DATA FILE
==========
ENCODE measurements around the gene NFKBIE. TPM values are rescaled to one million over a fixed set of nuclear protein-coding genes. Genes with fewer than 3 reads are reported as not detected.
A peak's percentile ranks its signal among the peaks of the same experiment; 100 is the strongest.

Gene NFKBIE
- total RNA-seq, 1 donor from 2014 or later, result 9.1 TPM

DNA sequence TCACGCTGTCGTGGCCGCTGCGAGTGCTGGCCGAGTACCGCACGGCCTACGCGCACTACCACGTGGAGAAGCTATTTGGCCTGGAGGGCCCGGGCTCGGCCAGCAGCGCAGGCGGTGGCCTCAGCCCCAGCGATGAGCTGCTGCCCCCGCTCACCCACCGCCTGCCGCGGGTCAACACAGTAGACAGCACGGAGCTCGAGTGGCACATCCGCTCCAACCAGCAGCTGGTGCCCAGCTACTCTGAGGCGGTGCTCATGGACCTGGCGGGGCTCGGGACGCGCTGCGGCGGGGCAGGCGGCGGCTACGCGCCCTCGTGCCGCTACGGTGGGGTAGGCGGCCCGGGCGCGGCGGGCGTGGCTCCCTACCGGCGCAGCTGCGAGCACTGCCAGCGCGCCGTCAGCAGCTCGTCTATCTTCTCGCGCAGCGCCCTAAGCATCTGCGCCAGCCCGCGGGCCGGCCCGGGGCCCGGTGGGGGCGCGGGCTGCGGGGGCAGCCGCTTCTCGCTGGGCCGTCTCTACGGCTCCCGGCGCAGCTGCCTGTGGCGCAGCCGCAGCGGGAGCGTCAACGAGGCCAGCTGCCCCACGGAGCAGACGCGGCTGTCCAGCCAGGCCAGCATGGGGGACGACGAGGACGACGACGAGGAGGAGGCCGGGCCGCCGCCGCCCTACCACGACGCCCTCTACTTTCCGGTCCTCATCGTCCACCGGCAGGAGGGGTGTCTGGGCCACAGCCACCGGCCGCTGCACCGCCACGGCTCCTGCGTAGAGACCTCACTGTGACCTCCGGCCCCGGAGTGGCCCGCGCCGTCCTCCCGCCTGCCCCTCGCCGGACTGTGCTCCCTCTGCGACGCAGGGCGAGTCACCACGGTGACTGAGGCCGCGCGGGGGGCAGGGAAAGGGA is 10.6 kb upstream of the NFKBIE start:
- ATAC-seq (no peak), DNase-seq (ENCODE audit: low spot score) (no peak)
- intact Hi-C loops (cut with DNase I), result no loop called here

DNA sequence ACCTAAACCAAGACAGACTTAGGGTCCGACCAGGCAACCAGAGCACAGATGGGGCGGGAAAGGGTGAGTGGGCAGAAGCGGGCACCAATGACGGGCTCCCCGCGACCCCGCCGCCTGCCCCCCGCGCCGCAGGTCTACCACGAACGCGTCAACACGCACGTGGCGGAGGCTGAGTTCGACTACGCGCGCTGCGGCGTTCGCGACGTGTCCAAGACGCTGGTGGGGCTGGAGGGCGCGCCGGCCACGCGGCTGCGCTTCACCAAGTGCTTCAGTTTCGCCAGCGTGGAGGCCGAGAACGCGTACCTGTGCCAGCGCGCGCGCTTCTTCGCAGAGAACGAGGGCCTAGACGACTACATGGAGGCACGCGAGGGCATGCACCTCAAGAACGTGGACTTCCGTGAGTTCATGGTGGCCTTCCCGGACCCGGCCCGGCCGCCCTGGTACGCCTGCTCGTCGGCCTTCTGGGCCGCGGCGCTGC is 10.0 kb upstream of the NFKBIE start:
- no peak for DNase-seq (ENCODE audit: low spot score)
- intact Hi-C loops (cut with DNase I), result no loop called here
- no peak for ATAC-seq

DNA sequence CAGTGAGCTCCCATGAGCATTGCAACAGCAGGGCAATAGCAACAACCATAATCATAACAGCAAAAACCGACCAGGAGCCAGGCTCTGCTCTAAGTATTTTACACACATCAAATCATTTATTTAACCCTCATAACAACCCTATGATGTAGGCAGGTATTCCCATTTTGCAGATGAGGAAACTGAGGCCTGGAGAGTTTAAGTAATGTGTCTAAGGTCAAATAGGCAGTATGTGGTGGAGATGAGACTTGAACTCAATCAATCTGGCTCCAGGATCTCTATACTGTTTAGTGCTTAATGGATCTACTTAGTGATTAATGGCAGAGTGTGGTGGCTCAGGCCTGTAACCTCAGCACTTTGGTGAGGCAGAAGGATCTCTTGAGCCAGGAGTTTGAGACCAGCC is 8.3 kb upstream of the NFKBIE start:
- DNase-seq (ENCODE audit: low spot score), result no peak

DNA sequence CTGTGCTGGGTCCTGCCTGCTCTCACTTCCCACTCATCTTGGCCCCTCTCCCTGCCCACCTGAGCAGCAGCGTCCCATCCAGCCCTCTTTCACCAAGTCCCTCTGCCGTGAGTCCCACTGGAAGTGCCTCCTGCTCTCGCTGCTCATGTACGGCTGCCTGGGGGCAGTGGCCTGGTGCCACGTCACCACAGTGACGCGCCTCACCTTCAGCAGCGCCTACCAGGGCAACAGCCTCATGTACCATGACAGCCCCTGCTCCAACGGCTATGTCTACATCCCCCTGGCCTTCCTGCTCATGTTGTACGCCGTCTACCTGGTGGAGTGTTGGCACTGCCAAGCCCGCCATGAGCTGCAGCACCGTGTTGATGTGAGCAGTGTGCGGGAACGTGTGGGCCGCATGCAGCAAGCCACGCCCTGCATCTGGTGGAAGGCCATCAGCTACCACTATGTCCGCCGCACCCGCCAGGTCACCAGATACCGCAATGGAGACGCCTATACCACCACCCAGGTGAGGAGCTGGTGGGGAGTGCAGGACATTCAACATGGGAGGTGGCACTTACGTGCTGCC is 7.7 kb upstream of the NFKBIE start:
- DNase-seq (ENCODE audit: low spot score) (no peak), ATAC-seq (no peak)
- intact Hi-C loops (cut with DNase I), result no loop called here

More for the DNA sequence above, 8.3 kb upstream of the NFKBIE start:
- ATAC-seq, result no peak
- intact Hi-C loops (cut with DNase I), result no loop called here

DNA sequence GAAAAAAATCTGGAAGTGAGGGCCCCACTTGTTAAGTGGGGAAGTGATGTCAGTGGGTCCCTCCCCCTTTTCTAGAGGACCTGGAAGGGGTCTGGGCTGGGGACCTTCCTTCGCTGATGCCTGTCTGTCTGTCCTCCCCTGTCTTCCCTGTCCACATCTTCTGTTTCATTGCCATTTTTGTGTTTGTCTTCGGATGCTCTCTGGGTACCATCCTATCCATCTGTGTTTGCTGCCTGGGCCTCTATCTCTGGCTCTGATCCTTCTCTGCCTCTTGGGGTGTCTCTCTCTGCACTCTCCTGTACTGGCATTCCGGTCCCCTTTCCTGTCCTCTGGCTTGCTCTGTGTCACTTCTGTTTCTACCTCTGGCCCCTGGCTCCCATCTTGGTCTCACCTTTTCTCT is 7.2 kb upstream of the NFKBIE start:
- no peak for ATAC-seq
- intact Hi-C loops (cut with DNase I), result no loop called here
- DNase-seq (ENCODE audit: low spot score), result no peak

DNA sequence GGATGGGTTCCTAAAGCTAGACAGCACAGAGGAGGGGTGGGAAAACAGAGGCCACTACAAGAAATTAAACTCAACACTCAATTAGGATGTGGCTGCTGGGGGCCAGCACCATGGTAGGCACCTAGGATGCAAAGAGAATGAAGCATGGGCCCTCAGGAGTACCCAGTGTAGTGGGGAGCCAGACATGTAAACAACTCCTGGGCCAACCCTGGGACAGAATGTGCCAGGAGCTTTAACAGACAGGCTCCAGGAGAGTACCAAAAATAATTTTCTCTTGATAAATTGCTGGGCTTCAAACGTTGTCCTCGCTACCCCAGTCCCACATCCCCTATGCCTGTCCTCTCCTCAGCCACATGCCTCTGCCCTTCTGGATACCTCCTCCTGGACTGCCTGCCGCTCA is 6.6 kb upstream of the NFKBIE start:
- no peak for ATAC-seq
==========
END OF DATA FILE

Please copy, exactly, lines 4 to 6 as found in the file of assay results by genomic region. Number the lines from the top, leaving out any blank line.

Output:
- total RNA-seq, 1 donor from 2014 or later, result 9.1 TPM

DNA sequence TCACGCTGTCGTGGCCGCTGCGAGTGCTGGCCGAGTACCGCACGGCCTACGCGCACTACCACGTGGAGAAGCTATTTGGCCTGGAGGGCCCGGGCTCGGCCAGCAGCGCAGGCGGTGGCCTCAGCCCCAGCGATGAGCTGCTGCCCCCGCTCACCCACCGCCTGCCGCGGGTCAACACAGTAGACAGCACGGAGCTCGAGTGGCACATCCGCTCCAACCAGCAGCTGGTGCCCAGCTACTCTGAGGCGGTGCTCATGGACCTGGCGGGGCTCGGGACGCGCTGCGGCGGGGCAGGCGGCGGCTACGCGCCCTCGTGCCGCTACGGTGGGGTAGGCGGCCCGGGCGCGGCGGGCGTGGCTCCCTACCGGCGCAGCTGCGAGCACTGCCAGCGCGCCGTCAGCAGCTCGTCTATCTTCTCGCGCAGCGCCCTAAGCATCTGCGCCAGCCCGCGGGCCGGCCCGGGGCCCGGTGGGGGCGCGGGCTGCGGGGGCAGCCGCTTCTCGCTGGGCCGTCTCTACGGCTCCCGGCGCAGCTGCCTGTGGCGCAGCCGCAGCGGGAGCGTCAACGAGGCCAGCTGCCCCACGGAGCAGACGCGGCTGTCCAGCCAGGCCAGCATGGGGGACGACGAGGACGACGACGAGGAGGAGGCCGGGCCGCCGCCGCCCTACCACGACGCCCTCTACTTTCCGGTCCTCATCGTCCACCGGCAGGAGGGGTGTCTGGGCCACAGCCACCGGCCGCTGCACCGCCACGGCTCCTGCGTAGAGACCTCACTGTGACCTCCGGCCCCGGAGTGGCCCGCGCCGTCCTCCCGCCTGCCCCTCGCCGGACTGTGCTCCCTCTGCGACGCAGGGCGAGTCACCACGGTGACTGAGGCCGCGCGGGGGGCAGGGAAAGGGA is 10.6 kb upstream of the NFKBIE start:
- ATAC-seq (no peak), DNase-seq (ENCODE audit: low spot score) (no peak)